Specificity of Histological Markers of Long–Term CNI Nephrotoxicity in Kidney–Transplant Recipients Under Low–Dose Cyclosporine Therapy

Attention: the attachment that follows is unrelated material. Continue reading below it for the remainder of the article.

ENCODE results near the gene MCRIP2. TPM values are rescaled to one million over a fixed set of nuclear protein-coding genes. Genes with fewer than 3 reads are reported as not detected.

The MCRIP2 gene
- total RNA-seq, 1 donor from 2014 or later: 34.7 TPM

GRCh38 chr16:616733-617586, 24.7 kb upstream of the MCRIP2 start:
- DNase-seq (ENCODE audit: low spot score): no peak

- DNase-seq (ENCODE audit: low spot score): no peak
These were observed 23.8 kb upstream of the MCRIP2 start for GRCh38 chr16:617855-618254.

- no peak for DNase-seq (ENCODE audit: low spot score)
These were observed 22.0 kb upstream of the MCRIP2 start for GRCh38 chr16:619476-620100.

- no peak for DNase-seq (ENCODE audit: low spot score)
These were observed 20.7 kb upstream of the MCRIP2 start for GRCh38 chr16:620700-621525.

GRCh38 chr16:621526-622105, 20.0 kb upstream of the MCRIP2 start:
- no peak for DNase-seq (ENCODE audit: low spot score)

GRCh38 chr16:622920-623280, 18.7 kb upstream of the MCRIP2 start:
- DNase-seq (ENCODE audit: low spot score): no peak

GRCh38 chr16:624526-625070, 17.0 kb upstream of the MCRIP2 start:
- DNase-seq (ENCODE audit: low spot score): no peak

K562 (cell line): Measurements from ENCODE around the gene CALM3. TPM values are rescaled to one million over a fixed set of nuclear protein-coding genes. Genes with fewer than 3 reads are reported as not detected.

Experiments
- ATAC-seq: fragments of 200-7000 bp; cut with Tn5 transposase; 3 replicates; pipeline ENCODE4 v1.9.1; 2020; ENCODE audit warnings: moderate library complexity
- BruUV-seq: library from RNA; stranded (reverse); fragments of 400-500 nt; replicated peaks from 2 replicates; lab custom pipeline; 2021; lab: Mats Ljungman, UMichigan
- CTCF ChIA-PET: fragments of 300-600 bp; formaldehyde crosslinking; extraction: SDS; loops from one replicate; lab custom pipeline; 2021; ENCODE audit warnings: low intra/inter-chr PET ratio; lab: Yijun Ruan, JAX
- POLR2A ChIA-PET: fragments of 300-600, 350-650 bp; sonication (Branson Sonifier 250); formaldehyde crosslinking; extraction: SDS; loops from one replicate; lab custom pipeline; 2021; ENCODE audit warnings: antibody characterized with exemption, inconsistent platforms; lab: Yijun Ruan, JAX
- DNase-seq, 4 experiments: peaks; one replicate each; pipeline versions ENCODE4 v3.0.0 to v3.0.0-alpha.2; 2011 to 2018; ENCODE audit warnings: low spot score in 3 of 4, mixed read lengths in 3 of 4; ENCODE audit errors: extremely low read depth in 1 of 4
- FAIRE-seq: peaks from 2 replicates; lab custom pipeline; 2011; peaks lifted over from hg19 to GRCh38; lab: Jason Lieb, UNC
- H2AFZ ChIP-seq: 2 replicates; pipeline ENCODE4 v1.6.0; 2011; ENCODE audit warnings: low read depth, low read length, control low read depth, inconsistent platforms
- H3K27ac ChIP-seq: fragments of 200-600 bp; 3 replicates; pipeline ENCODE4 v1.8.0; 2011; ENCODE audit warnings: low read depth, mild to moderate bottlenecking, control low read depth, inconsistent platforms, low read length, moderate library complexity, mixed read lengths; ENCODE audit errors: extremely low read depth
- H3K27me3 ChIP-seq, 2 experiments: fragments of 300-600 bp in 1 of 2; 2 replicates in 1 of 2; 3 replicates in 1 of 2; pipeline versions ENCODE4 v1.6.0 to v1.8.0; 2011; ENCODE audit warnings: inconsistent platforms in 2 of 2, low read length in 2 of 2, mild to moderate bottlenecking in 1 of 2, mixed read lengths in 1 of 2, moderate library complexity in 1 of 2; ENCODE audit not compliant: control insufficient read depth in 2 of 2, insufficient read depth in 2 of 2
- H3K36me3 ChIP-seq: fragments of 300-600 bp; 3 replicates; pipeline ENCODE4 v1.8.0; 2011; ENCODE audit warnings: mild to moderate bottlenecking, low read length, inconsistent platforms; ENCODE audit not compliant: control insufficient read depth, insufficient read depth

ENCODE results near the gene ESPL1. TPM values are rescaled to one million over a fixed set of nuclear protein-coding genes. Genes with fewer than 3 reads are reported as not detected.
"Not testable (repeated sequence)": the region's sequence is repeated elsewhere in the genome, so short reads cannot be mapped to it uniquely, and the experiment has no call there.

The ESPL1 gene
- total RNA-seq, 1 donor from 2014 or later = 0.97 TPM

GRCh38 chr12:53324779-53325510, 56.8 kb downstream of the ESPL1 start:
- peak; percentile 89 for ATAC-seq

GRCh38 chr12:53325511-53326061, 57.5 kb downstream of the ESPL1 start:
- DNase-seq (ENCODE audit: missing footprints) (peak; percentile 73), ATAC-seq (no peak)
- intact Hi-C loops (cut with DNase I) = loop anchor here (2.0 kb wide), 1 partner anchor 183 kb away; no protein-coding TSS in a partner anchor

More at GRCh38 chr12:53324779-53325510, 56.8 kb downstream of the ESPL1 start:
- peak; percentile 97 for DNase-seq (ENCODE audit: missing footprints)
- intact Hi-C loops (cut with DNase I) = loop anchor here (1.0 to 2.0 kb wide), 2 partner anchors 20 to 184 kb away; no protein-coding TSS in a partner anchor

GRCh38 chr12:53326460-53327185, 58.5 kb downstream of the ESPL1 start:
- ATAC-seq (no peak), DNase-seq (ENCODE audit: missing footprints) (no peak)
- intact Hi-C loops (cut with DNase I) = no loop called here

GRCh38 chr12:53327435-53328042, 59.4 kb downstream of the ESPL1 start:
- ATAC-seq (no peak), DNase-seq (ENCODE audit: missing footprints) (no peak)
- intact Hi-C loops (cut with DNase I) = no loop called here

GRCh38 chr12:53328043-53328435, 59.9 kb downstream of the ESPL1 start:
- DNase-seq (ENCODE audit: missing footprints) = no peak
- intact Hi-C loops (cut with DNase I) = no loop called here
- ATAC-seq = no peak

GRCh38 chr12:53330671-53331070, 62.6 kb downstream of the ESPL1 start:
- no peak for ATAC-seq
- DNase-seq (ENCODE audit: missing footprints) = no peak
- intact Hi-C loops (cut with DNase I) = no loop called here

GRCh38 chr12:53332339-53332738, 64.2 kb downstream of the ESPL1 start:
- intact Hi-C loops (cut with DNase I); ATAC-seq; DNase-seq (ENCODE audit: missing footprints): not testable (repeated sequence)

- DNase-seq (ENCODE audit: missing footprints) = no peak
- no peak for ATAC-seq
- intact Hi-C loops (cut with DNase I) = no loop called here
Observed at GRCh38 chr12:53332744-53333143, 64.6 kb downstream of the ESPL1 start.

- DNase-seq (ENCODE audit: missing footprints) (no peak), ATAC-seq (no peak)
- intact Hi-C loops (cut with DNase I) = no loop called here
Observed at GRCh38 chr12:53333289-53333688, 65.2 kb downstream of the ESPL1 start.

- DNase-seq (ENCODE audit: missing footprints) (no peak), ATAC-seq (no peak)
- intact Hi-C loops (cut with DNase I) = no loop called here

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The specificity of chronic histological lesions induced by calcineurin inhibitors (CNI) is often questioned, but few studies have directly compared long–term lesions in renal–transplant patients who received this treatment and those who did not. We therefore conducted a retrospective study of 141 kidney–transplant recipients treated with (n = 48) or without (n = 93) cyclosporine (CsA) to compare the histological lesions observed at 3–month, 24–month and 10–year protocol biopsies. All of the chronic elementary lesions (glomerulosclerosis, interstitial fibrosis, tubular atrophy, arteriolar hyalinosis, fibrointimal thickening) progressed in frequency and severity in both groups, although significantly more in the CsA group. Ten–year biopsy results showed that 92% of patients in the CsA–treated group and 65% in the control group had arteriolar hyalinosis lesions. When we focused on muscular arteriolar hyaline deposits more specific to CsA arteriolopathy, we observed these lesions in 68% of CsA patients and 28% of patients who had never received CsA. CsA was not the sole factor involved in the development of arteriolar hyalinosis and was independently associated with an increased risk of graft loss. In summary, we observed that histological lesions commonly attributed to CsA nephrotoxicity were not sufficiently specific to definitively diagnose CNI nephrotoxicity.

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